After watching the chairman’s video I am eager to get my start-up investment portfolio into Sharesight. How do we enter investments made via Convertible Notes both at purchase of note and then later at conversion into equity?
For my angel investments, I run a portfolio with Other investments which allows them to be tracked. For convertible notes you can’t know the share price in advance so there is no way to enter them unless you choose a share price. If there is a long stop date with a conversion price then I use that. Otherwise I estimate the share price and then change it when it converts.
Thanks for sharing.
What if we treat it like a property and enter it as a single share for the total amount, or a nominal $1 share price, then update upon conversion?
It seems the later would be a reasonable approximation of the reality since the note only has its face value and at conversion the discount, cap and coupon rate will all take effect.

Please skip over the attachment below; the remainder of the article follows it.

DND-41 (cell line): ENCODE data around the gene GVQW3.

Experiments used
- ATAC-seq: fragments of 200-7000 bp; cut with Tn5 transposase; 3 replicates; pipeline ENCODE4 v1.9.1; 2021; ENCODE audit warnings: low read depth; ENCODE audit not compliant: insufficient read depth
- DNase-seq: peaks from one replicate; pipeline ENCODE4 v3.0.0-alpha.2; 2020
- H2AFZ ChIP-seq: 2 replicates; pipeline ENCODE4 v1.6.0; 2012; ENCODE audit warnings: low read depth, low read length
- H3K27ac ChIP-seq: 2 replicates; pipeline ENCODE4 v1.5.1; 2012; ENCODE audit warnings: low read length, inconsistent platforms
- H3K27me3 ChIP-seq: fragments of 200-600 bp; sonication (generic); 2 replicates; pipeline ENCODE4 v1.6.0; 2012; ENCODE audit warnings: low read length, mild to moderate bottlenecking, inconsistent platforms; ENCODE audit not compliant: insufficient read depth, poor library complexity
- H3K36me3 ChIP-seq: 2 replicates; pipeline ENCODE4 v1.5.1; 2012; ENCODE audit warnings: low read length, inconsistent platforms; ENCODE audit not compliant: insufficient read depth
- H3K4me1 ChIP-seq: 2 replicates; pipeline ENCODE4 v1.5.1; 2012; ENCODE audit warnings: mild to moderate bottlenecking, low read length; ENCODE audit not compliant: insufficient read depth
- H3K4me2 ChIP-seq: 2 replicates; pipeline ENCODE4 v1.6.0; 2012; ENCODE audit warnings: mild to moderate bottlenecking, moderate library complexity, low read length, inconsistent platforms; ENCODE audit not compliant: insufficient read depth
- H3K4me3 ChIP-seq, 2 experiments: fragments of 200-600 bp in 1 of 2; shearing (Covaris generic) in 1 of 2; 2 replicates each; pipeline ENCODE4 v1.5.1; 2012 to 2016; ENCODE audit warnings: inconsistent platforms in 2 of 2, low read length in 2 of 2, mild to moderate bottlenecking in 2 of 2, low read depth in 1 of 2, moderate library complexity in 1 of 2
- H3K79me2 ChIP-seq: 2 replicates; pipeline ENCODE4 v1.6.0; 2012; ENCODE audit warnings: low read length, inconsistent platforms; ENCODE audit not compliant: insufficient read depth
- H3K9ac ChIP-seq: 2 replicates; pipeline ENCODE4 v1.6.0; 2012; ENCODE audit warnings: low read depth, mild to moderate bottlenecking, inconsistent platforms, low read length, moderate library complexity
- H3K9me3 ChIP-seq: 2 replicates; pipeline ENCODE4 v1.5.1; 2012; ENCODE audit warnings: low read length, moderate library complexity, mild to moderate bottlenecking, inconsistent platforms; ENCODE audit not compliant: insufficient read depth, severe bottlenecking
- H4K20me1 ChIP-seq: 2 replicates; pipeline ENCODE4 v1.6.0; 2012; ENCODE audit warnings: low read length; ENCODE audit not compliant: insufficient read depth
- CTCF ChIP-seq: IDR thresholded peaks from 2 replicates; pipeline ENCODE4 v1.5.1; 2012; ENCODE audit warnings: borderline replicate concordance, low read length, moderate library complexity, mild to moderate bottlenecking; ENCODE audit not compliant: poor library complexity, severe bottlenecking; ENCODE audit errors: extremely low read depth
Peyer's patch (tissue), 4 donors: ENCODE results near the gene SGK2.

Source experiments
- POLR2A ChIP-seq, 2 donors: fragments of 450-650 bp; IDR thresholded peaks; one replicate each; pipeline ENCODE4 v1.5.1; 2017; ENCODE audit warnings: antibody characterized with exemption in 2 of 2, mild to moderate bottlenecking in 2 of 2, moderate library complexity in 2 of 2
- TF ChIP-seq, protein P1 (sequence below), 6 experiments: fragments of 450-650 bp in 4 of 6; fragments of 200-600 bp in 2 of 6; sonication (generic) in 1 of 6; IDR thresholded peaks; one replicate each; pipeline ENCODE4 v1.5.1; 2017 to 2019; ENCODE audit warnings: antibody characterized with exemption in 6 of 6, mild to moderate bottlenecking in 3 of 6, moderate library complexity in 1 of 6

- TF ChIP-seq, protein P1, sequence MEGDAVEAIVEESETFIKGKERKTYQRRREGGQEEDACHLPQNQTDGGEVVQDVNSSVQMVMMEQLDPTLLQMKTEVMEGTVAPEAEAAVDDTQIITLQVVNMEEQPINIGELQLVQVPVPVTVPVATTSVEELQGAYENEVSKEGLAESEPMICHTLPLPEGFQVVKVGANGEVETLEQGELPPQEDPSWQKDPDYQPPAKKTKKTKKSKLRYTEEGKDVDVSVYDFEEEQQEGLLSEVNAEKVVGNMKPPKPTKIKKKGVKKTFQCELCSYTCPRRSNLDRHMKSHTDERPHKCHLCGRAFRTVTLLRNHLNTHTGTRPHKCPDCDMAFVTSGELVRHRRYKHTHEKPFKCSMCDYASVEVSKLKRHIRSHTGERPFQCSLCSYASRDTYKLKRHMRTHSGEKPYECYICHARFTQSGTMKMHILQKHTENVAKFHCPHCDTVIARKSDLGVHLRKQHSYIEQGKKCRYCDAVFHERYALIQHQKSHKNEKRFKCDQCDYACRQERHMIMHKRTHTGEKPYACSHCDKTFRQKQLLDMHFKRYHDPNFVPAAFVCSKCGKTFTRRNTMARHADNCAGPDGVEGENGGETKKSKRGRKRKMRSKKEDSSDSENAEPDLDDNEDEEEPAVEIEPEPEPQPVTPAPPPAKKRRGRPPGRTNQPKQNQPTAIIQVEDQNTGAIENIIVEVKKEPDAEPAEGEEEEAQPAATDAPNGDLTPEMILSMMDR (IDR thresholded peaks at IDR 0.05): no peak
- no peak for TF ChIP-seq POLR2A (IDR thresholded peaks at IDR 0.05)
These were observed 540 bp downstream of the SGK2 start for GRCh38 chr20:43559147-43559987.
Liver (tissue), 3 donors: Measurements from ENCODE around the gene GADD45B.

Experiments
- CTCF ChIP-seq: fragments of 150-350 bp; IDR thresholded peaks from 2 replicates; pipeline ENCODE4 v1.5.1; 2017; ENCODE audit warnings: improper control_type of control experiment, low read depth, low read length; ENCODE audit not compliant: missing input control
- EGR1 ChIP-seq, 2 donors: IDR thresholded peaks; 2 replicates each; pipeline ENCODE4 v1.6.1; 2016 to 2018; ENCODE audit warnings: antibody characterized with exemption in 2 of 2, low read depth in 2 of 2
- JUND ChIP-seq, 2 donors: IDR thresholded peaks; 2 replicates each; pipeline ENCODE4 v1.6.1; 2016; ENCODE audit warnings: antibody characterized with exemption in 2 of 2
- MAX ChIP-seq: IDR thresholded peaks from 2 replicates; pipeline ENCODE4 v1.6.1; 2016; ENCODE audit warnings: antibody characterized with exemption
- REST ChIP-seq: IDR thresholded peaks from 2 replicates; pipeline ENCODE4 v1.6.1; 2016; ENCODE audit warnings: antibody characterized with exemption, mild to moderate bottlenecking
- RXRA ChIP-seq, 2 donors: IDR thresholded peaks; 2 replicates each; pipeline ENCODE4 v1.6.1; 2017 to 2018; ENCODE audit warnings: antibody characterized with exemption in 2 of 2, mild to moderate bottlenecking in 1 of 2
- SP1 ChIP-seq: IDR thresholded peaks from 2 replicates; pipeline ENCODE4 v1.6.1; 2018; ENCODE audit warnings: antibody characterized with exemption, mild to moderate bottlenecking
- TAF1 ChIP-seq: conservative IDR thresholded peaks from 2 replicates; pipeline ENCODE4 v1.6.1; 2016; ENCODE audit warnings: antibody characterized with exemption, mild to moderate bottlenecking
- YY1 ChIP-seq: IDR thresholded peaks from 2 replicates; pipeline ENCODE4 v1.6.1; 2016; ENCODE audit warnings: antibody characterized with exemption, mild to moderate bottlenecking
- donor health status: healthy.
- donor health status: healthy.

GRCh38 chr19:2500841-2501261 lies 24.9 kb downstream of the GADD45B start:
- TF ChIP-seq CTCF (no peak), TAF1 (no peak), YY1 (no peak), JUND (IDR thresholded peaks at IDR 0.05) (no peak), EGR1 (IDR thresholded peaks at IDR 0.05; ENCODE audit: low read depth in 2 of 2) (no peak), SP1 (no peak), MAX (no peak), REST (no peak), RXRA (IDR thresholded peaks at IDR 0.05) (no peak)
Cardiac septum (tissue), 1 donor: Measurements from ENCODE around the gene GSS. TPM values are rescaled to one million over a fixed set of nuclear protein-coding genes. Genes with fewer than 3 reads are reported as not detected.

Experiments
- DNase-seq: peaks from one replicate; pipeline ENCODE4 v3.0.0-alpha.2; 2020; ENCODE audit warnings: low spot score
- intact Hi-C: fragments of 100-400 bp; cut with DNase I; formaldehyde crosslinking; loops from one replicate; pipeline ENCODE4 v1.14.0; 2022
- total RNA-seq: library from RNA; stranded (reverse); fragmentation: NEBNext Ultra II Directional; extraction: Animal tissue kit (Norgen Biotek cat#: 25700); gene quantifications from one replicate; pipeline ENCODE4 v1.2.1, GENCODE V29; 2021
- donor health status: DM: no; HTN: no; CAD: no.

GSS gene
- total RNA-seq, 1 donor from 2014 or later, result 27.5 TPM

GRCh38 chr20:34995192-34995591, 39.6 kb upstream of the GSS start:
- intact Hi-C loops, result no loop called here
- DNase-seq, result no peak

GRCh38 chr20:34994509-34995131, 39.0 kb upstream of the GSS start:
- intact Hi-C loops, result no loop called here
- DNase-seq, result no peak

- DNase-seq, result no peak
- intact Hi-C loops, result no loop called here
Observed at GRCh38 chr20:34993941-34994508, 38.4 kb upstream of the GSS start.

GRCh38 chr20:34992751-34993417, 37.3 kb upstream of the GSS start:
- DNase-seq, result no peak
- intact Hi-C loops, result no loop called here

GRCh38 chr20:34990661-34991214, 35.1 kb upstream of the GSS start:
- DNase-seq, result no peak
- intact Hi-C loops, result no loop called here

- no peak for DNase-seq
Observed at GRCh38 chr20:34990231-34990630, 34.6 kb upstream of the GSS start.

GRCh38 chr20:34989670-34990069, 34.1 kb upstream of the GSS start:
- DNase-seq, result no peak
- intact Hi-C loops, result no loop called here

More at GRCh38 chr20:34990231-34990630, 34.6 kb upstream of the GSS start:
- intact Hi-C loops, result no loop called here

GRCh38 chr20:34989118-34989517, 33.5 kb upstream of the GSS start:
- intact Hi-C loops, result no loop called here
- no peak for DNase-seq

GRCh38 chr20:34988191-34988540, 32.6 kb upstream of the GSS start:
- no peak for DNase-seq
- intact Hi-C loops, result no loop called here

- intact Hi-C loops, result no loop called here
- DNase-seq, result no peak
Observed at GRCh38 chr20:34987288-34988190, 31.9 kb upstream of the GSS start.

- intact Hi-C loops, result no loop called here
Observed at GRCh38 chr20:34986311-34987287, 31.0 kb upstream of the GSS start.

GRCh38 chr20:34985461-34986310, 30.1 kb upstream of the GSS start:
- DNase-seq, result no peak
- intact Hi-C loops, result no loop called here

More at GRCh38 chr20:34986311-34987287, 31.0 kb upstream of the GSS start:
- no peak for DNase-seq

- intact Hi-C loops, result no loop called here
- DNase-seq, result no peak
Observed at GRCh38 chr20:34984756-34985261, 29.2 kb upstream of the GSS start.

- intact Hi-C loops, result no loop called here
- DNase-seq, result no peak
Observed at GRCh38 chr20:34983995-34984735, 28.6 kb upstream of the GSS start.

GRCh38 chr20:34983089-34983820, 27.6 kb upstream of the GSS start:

For what it’s worth here’s what I figured out one can do. Noting it might be overkill for most scenarios and happy to have any errors pointed out.
Create a custom investment in the OTHER category. Suggest using ‘Note’ as part of the code, e.g. CompanyName.Note.OTHER.
Enter the note as an ordinary share buy for one share with the full value of the note as the share price.
Upon conversion create (if you don’t have one already) a custom investment for the same company in ordinary shares (or preference, as required), e.g. CompanyName.Ordinary.OTHER.
Use the Merge function to convert the note holding to the ordinary holding. Since it assumes 100% rollover relief the cost base should be unaffected. Although that might not be correct from a tax perspective, it does represent what has happened to your money. For the merge enter the number of shares issued for the principal of the note - not the shares issued for the interest/coupon rate, that’s next.
In the CompanyName.Ordinary.OTHER holding enter a buy transaction for the shares issued against the interest earned using the conversion price as the share price.
That’s it! Not really a lot of work but, maybe unnecessary for most people. I think, other than the cost base issue for tax, that this represents a fairly simple and accurate way of recording a debt investment in a start-up that does actually convert, such as happens with a convertible note or SAFE note. I guess if you started this process then choose to redeem the note then simply enter that as a sale transaction, or perhaps a split sale and dividend if you need to record the interest earned.